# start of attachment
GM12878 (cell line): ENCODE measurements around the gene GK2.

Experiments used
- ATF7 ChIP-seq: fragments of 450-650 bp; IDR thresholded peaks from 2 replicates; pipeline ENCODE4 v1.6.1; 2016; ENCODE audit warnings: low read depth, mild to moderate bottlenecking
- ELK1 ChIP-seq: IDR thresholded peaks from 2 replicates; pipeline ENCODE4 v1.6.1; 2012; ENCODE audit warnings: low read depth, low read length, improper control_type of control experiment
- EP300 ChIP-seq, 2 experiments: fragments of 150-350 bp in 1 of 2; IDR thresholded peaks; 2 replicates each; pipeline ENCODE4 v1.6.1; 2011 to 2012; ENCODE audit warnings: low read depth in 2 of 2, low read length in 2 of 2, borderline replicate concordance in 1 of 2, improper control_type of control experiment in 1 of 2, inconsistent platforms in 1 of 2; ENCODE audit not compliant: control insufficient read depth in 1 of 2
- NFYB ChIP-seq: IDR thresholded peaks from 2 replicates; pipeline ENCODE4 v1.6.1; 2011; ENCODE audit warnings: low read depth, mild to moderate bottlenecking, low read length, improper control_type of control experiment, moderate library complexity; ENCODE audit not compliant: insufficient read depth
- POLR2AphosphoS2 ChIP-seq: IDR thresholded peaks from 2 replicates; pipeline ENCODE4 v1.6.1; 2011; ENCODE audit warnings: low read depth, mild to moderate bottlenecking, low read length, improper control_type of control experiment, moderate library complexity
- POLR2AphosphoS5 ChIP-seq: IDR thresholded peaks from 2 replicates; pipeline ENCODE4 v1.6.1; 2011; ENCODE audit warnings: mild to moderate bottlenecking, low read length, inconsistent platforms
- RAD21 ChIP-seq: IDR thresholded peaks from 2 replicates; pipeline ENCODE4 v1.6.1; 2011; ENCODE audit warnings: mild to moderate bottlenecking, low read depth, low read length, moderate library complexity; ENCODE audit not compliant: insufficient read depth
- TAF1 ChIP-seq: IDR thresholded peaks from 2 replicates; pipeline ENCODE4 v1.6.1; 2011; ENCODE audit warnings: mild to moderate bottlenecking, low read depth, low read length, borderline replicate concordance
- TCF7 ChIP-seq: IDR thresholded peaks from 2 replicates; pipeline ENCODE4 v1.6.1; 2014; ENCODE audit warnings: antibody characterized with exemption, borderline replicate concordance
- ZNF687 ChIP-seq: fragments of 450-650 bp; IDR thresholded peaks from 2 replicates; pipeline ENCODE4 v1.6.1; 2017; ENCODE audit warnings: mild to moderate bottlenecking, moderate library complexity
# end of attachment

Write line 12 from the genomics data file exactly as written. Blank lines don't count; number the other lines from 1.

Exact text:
- ZNF687 ChIP-seq: fragments of 450-650 bp; IDR thresholded peaks from 2 replicates; pipeline ENCODE4 v1.6.1; 2017; ENCODE audit warnings: mild to moderate bottlenecking, moderate library complexity